Skip to main content

Incident User Metric (How big was it really?)

The Incident User Metric (IUM) is a mechanism to measure incident in an objective manner and which will allow problem managers to classify these as either minor, normal or major. Most incidents that effect a significant amount of IT customers are potential major incidents. What constitutes a major incident and what does not? The key is in the IUM. After a large enough sample pool has been built (> 10 incidents) the average is calculated. Minor incident is an incident where the IUM is less than 40% of the norm. Major incident is an incident where the IUM is greater than 40% of the norm. Normal incident is an incident that is within 40% of the norm.

This metric is determined in the following manner:
  • What is the opportunity cost to the company of 1 minutes outage based on the effect on productivity? (or put another way, what is the total salary bill of the company for 1 minute?)‏
  • What was the length of the outage?
  • What percentage of the IT customer population was impacted?
  • Is it a lesser multiplier? (Liability, scrutiny by management, internal process, company’s image)‏.
  • Length of outage * population impacted * opportunity cost * (multiplier) = INCIDENT USER METRIC.
Read more about the major incident process (MIP) here.


Popular posts from this blog

easywall - Web interface for easy use of the IPTables firewall on Linux systems written in Python3.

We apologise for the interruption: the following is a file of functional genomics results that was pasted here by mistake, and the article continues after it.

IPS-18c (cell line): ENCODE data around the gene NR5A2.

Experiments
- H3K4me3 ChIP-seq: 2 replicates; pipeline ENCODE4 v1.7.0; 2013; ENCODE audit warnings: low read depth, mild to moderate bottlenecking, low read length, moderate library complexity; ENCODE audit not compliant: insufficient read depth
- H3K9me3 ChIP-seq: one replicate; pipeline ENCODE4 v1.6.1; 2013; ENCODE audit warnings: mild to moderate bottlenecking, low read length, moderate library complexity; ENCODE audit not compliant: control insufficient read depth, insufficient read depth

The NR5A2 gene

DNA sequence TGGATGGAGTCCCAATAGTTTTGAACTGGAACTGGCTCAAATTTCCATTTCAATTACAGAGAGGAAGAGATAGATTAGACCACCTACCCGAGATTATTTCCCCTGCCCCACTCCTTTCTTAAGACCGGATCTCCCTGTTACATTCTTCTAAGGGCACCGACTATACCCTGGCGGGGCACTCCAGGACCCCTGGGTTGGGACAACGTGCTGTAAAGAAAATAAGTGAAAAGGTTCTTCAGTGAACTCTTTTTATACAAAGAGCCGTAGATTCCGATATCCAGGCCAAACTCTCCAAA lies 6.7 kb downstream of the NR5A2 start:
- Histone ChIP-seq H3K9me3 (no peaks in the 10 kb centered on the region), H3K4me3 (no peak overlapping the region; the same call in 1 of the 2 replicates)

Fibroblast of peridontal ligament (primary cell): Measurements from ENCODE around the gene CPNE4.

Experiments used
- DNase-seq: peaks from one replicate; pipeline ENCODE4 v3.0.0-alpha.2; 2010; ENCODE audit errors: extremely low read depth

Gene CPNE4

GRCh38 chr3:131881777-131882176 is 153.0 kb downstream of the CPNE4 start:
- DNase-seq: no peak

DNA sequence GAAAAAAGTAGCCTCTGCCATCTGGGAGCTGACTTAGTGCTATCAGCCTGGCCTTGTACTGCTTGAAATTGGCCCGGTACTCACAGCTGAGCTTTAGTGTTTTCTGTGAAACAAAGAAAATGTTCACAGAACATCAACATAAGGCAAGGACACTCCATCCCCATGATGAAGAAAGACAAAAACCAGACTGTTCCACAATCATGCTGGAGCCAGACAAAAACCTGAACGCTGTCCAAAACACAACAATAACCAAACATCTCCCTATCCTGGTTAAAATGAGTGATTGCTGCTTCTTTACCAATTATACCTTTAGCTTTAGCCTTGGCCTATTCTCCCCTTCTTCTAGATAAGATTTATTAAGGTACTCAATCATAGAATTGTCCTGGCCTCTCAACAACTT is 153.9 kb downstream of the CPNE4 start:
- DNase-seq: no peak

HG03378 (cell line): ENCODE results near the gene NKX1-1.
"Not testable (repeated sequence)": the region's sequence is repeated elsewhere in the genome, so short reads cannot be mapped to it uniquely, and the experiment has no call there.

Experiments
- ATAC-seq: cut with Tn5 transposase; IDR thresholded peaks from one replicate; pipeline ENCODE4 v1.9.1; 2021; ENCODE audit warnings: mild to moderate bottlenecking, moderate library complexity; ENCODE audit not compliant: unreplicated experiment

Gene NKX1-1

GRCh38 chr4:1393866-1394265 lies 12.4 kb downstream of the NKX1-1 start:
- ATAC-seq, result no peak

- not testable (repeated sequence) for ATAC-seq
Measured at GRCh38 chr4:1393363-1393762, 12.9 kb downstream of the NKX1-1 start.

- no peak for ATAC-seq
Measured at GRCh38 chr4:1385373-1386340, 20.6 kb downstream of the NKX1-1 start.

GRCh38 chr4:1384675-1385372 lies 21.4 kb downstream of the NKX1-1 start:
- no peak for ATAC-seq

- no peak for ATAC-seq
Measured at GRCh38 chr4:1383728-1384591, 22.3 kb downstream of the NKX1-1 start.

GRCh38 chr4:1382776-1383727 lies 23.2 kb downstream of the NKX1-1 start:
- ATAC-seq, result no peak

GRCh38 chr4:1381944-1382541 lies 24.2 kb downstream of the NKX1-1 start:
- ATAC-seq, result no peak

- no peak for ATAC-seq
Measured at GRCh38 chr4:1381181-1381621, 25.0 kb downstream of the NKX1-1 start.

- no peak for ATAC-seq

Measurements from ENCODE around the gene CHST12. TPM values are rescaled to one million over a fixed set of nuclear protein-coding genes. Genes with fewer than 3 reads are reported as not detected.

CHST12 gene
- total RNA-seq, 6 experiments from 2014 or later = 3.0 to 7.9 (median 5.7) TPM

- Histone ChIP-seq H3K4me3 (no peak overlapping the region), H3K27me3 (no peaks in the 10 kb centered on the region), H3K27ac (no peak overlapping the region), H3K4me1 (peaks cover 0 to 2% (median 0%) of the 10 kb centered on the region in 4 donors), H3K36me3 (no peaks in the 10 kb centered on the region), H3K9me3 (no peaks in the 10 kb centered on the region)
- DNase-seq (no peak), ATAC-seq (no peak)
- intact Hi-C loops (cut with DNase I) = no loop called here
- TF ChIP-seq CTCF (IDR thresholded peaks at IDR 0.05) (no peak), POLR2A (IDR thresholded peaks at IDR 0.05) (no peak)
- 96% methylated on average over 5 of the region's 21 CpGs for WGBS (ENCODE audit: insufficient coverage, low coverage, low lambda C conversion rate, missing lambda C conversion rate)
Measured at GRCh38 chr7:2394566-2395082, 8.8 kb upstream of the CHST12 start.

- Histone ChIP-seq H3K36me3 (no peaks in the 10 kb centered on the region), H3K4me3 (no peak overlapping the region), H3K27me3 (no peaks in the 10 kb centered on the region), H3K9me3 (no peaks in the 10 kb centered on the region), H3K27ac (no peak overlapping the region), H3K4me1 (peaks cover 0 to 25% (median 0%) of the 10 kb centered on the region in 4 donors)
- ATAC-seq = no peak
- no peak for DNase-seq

Firewalls are becoming increasingly important in today’s world. Hackers and automated scripts are constantly trying to invade your system and use it for Bitcoin mining, botnets or other things. To prevent these attacks, you can use a firewall on your system. IPTables is the strongest firewall in Linux because it can filter packets in the kernel before they reach the application. Using IPTables is not very easy for Linux beginners. We have created easywall - the simple IPTables web interface . The focus of the software is on easy installation and use. Access this neat software over on github: easywall

Should You Buy A UniFi Dream Machine, USG, USG Pro, or Dream Machine Pro?


No Scrubs: The Architecture That Made Unmetered Mitigation Possible

When building a DDoS mitigation service it’s incredibly tempting to think that the solution is scrubbing centers or scrubbing servers. I, too, thought that was a good idea in the beginning, but experience has shown that there are serious pitfalls to this approach. Read the post of at Cloudflare's blog: N o Scrubs: The Architecture That Made Unmetered Mitigation Possible